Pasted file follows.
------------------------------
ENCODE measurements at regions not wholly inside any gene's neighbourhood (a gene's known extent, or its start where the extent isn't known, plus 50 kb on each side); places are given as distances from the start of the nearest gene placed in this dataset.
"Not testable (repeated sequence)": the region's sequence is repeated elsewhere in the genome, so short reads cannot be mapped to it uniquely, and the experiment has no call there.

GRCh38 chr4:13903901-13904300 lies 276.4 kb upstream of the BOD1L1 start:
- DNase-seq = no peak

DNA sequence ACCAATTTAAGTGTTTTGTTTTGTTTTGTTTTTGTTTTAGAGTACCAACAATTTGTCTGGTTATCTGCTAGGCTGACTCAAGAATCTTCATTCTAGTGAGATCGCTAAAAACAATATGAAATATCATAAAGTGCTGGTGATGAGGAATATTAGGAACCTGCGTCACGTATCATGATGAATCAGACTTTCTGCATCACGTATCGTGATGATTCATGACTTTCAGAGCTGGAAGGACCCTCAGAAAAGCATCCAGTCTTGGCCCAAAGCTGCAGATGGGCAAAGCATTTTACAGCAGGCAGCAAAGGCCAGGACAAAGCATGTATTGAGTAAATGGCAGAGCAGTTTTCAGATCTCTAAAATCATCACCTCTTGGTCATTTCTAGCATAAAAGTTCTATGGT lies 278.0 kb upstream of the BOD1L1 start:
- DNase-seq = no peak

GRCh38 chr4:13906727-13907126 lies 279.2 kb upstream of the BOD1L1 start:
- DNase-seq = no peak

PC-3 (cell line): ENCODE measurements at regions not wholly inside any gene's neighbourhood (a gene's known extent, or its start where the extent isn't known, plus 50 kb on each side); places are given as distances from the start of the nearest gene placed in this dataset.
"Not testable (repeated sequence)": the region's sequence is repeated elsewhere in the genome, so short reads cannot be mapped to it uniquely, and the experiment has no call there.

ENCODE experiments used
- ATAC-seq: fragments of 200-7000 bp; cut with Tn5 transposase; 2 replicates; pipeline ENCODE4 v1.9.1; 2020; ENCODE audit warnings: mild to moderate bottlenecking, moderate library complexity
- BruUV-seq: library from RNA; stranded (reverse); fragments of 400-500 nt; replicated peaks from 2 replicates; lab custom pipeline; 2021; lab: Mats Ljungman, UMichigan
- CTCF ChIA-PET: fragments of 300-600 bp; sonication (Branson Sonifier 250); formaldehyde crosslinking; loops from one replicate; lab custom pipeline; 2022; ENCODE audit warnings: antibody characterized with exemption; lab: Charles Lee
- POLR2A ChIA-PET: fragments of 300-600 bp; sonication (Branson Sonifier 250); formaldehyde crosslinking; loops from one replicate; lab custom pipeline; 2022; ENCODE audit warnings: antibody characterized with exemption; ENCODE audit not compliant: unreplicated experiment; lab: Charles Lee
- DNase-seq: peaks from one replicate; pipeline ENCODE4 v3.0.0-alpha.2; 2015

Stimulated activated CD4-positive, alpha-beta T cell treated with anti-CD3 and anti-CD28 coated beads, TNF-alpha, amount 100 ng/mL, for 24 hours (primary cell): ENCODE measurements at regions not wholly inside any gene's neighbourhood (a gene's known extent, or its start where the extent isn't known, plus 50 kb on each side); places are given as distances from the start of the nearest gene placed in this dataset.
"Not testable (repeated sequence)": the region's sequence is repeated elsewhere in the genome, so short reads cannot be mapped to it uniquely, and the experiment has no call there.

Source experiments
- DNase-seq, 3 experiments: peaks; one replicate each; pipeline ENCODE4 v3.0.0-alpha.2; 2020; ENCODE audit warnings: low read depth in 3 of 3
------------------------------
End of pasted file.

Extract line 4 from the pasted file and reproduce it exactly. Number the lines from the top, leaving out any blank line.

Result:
- DNase-seq = no peak